Back to Basics: It is always best to have the basics right.  It is still the best defense from various viruses, malware and other online threats. Prioritize your assets based on its business criticality and address the risks accordingly.  Ensure that the systems, web browsers and operating systems are updated with the latest security patches. Implement firewall security and run antivirus software after each update. 

Security Policy and Procedure: Define Information Security policies and procedure which would be guiding light for the organization and the employees on the Security Best practices.  The organization shall enforce the implementation of such policies and procedure, with appropriate security controls to safeguard their assets.

Security Awareness: Security awareness plays a very critical role in an organization.  Conduct secure awareness training to employees, contractors and vendors on the organization information security policy and procedure. The organization shall ensure all their employees, contractors and vendor understand and adhere to he security policy and practice of the organization. 

Need for BCP: Ensure regular backup of all critical data – whether stored in-house or on the cloud. Perform Disaster Recovery drill at a regular time interval to test the integrity of the BCP plan.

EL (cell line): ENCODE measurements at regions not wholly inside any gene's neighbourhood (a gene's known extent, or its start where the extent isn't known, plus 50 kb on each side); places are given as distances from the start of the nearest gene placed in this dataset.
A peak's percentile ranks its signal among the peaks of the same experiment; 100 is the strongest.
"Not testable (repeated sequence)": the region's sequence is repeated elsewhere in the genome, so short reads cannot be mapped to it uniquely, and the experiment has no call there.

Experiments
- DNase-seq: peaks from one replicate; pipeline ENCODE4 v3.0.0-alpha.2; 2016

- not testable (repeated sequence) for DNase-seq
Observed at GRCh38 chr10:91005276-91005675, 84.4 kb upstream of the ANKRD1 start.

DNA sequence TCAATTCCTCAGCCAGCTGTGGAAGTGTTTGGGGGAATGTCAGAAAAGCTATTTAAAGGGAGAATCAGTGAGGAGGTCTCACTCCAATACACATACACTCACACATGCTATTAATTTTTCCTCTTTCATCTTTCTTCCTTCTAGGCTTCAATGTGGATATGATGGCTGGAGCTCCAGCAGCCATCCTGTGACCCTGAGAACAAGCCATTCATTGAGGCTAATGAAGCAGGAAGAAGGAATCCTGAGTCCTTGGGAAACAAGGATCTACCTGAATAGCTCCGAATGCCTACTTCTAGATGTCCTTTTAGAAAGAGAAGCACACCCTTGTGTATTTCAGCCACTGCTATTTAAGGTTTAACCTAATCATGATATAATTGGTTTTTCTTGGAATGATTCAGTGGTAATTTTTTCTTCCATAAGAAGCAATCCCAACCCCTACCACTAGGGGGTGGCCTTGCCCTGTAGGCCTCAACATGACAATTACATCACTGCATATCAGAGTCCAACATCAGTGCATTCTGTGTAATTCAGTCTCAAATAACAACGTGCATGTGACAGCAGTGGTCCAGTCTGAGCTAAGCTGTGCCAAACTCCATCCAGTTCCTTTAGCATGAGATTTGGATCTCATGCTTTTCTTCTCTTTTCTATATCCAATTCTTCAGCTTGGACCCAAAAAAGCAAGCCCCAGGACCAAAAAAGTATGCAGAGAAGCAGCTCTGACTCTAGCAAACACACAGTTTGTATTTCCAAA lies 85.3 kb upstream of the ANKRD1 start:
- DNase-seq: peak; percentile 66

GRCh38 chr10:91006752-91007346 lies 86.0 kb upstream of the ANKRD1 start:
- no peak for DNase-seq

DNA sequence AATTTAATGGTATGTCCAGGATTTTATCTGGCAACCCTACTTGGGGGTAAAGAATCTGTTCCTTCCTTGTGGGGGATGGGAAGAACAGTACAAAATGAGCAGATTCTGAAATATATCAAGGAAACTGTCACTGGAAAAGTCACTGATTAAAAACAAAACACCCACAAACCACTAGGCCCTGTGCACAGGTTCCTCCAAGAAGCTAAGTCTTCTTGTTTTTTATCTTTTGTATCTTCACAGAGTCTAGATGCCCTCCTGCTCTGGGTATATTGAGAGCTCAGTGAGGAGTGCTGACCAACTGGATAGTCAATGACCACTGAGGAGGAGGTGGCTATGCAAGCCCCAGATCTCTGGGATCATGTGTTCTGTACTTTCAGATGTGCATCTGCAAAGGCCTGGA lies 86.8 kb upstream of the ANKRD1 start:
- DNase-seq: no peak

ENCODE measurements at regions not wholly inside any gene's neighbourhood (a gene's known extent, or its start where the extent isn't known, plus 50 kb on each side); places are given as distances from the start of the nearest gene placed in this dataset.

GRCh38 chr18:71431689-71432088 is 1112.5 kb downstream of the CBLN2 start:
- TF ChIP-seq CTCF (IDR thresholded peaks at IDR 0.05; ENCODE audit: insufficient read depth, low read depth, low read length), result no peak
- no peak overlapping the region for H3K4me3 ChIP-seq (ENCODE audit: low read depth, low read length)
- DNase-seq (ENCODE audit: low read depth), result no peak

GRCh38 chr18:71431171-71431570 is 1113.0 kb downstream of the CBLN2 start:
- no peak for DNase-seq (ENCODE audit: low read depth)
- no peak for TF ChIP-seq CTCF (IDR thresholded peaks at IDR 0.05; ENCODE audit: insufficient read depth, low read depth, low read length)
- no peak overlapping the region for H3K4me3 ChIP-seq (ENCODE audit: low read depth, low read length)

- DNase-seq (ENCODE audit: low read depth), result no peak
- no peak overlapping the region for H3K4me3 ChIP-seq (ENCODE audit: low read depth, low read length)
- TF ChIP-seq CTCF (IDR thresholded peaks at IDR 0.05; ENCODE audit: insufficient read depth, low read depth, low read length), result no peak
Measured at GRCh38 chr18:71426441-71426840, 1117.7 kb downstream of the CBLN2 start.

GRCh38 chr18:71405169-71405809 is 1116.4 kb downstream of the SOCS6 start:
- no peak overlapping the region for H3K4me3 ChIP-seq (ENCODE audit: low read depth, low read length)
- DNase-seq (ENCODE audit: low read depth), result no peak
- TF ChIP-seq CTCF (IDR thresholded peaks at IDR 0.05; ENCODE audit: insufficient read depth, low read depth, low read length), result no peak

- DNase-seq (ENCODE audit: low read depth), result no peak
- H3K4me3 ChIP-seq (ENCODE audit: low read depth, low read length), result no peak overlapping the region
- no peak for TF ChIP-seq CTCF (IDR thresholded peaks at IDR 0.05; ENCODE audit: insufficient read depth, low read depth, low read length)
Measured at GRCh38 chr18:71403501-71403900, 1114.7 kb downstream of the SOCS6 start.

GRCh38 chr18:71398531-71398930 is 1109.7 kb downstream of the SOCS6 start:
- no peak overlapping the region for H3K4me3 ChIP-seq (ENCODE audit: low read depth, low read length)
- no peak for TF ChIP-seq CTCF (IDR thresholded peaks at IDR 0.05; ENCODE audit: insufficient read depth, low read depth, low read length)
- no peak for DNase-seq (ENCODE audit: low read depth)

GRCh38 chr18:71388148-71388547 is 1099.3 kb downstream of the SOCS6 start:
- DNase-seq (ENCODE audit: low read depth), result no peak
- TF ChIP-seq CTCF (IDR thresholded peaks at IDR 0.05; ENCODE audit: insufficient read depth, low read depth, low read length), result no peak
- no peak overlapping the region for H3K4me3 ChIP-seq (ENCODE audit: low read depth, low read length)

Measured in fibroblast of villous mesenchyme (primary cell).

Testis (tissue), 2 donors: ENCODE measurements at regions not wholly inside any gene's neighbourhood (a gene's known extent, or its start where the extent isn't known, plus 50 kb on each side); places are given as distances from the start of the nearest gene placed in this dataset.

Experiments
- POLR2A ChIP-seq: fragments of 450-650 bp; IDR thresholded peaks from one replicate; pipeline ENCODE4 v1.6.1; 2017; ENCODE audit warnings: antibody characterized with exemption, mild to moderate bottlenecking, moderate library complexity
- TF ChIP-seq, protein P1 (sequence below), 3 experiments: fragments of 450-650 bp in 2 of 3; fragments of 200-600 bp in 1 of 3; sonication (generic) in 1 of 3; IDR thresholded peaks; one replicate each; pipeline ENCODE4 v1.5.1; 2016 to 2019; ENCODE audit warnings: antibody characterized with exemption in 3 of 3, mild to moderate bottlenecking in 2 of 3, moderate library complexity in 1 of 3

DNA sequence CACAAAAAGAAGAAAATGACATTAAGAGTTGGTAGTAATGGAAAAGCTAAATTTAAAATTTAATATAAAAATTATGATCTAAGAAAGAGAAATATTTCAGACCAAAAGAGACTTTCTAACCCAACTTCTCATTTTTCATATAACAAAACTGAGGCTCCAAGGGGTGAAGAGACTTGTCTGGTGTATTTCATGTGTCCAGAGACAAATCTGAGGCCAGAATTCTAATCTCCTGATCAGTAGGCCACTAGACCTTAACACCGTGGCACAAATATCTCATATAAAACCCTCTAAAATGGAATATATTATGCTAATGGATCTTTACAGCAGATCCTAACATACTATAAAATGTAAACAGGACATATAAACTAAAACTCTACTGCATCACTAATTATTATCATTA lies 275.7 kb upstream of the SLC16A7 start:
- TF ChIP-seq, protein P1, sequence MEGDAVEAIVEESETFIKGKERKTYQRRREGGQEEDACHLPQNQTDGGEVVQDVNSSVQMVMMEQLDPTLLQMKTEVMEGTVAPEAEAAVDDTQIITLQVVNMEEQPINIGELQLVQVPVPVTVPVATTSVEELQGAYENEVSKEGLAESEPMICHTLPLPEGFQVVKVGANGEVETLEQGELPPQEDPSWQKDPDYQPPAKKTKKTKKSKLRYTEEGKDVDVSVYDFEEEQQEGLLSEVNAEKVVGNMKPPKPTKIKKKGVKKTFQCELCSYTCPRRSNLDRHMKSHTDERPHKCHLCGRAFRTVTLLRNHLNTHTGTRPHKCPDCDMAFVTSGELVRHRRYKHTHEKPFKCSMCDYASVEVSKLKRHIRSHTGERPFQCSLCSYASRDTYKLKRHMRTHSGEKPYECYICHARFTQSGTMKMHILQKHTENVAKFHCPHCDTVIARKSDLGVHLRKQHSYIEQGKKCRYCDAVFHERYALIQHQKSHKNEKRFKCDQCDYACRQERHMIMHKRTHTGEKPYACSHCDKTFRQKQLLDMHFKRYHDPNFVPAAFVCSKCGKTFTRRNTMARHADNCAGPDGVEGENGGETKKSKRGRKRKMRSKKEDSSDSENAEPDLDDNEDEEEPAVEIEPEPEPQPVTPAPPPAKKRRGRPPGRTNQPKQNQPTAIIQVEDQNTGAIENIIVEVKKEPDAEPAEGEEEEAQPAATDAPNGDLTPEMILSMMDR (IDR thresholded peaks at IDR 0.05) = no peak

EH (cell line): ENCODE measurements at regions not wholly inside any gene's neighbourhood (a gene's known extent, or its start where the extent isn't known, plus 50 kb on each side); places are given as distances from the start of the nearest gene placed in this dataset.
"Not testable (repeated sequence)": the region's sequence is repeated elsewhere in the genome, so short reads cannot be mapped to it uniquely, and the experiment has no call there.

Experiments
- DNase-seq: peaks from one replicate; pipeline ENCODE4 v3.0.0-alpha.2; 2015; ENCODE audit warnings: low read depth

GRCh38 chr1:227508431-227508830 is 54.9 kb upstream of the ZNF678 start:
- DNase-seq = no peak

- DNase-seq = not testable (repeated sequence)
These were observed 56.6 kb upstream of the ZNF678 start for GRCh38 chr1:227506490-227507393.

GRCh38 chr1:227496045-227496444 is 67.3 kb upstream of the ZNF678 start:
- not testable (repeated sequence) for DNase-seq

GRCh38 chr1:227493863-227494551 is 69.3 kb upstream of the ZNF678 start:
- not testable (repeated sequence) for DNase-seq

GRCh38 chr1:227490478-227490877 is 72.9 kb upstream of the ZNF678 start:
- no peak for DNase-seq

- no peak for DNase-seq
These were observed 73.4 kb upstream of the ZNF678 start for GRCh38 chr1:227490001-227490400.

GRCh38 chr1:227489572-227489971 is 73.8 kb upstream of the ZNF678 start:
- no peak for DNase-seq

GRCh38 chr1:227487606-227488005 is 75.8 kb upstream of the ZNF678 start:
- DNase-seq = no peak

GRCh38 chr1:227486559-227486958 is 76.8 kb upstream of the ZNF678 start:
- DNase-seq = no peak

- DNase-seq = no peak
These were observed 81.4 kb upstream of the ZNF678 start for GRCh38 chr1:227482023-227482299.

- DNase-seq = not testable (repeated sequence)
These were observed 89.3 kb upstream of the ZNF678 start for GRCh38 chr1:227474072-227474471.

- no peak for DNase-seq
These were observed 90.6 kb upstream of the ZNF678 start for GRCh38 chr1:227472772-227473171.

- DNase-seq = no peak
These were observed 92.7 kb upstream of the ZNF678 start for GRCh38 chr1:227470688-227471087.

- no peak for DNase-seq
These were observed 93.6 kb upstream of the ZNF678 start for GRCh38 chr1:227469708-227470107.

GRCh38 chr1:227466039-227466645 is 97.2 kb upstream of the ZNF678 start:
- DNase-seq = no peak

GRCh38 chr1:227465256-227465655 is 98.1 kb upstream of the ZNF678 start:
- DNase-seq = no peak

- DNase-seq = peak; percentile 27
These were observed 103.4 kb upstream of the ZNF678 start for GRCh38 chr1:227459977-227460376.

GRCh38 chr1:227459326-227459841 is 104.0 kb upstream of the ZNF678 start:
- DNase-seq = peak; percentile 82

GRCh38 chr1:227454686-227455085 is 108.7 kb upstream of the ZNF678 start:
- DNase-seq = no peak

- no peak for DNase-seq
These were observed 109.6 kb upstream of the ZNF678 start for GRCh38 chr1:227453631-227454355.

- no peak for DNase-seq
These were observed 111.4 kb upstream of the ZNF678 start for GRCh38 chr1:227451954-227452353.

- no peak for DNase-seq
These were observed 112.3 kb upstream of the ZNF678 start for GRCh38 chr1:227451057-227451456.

Cyber insurance: After the WannaCry ransomware incidents, small businesses have learnt the potential harm and legal ramifications of an attack. Consider investing in cyber liability insurance to help cover liabilities arising from theft, loss of data, breach of security and privacy. 

Vendor management: With many of a businesses’ assets either being hosted or managed by external service providers – be it your web hosting service or cloud hosting service – working closely with your vendors on a comprehensive plan for risk mitigation is critical. Take the time to understand the vendors’ security certifications, encryption measures, business continuity plans, emergency contact information, etc., to know exactly the level of risk your business is exposed to.

Continuous Assessment and Improvement: As the organization business evolves, so do the IT systems, network and softwares.  IT should be brought under strategic focus are of the organization and it need to be continuously monitored and assessed against new threats and weaknesses.  Appropriate corrective action should be taken to remediate the weaknesses at the right time.